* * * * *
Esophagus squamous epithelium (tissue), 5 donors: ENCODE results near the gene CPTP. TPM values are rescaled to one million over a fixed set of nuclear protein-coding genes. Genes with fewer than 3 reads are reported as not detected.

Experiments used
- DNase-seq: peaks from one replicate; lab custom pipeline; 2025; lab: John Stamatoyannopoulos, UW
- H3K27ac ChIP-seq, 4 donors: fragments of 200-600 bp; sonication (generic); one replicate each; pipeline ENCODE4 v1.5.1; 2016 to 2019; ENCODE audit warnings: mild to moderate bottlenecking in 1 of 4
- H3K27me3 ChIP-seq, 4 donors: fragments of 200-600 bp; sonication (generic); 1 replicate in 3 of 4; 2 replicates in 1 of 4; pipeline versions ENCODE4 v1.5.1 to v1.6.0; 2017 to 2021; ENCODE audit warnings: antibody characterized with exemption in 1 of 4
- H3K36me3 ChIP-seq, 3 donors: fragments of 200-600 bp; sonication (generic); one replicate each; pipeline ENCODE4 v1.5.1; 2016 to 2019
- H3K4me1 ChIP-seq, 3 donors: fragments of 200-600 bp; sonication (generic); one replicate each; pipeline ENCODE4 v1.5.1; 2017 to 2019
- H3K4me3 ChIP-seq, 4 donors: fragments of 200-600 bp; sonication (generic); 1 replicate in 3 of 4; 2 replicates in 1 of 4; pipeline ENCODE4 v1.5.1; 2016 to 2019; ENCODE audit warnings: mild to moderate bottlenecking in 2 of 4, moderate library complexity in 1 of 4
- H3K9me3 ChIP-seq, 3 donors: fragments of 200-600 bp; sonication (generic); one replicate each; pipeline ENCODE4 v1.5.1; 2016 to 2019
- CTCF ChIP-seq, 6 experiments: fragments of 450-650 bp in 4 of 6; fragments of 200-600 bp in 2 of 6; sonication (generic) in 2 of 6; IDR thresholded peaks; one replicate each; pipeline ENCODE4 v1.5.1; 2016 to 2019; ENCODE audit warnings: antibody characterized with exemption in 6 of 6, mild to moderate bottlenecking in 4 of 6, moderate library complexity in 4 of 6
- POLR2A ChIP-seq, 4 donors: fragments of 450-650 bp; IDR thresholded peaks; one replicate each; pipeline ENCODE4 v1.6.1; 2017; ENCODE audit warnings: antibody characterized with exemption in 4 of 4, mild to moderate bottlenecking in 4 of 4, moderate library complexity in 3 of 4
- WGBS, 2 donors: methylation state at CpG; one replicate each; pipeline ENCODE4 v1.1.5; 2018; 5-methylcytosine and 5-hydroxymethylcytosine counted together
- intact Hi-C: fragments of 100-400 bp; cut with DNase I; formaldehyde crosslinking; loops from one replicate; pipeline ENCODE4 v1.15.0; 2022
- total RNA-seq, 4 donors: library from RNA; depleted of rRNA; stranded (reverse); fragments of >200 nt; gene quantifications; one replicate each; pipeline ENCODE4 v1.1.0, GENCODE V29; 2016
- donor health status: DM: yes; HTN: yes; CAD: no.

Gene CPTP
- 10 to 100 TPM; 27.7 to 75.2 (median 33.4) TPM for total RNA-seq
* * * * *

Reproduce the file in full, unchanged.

Esophagus squamous epithelium (tissue), 5 donors: ENCODE results near the gene CPTP. TPM values are rescaled to one million over a fixed set of nuclear protein-coding genes. Genes with fewer than 3 reads are reported as not detected.

Experiments used
- DNase-seq: peaks from one replicate; lab custom pipeline; 2025; lab: John Stamatoyannopoulos, UW
- H3K27ac ChIP-seq, 4 donors: fragments of 200-600 bp; sonication (generic); one replicate each; pipeline ENCODE4 v1.5.1; 2016 to 2019; ENCODE audit warnings: mild to moderate bottlenecking in 1 of 4
- H3K27me3 ChIP-seq, 4 donors: fragments of 200-600 bp; sonication (generic); 1 replicate in 3 of 4; 2 replicates in 1 of 4; pipeline versions ENCODE4 v1.5.1 to v1.6.0; 2017 to 2021; ENCODE audit warnings: antibody characterized with exemption in 1 of 4
- H3K36me3 ChIP-seq, 3 donors: fragments of 200-600 bp; sonication (generic); one replicate each; pipeline ENCODE4 v1.5.1; 2016 to 2019
- H3K4me1 ChIP-seq, 3 donors: fragments of 200-600 bp; sonication (generic); one replicate each; pipeline ENCODE4 v1.5.1; 2017 to 2019
- H3K4me3 ChIP-seq, 4 donors: fragments of 200-600 bp; sonication (generic); 1 replicate in 3 of 4; 2 replicates in 1 of 4; pipeline ENCODE4 v1.5.1; 2016 to 2019; ENCODE audit warnings: mild to moderate bottlenecking in 2 of 4, moderate library complexity in 1 of 4
- H3K9me3 ChIP-seq, 3 donors: fragments of 200-600 bp; sonication (generic); one replicate each; pipeline ENCODE4 v1.5.1; 2016 to 2019
- CTCF ChIP-seq, 6 experiments: fragments of 450-650 bp in 4 of 6; fragments of 200-600 bp in 2 of 6; sonication (generic) in 2 of 6; IDR thresholded peaks; one replicate each; pipeline ENCODE4 v1.5.1; 2016 to 2019; ENCODE audit warnings: antibody characterized with exemption in 6 of 6, mild to moderate bottlenecking in 4 of 6, moderate library complexity in 4 of 6
- POLR2A ChIP-seq, 4 donors: fragments of 450-650 bp; IDR thresholded peaks; one replicate each; pipeline ENCODE4 v1.6.1; 2017; ENCODE audit warnings: antibody characterized with exemption in 4 of 4, mild to moderate bottlenecking in 4 of 4, moderate library complexity in 3 of 4
- WGBS, 2 donors: methylation state at CpG; one replicate each; pipeline ENCODE4 v1.1.5; 2018; 5-methylcytosine and 5-hydroxymethylcytosine counted together
- intact Hi-C: fragments of 100-400 bp; cut with DNase I; formaldehyde crosslinking; loops from one replicate; pipeline ENCODE4 v1.15.0; 2022
- total RNA-seq, 4 donors: library from RNA; depleted of rRNA; stranded (reverse); fragments of >200 nt; gene quantifications; one replicate each; pipeline ENCODE4 v1.1.0, GENCODE V29; 2016
- donor health status: DM: yes; HTN: yes; CAD: no.

Gene CPTP
- 10 to 100 TPM; 27.7 to 75.2 (median 33.4) TPM for total RNA-seq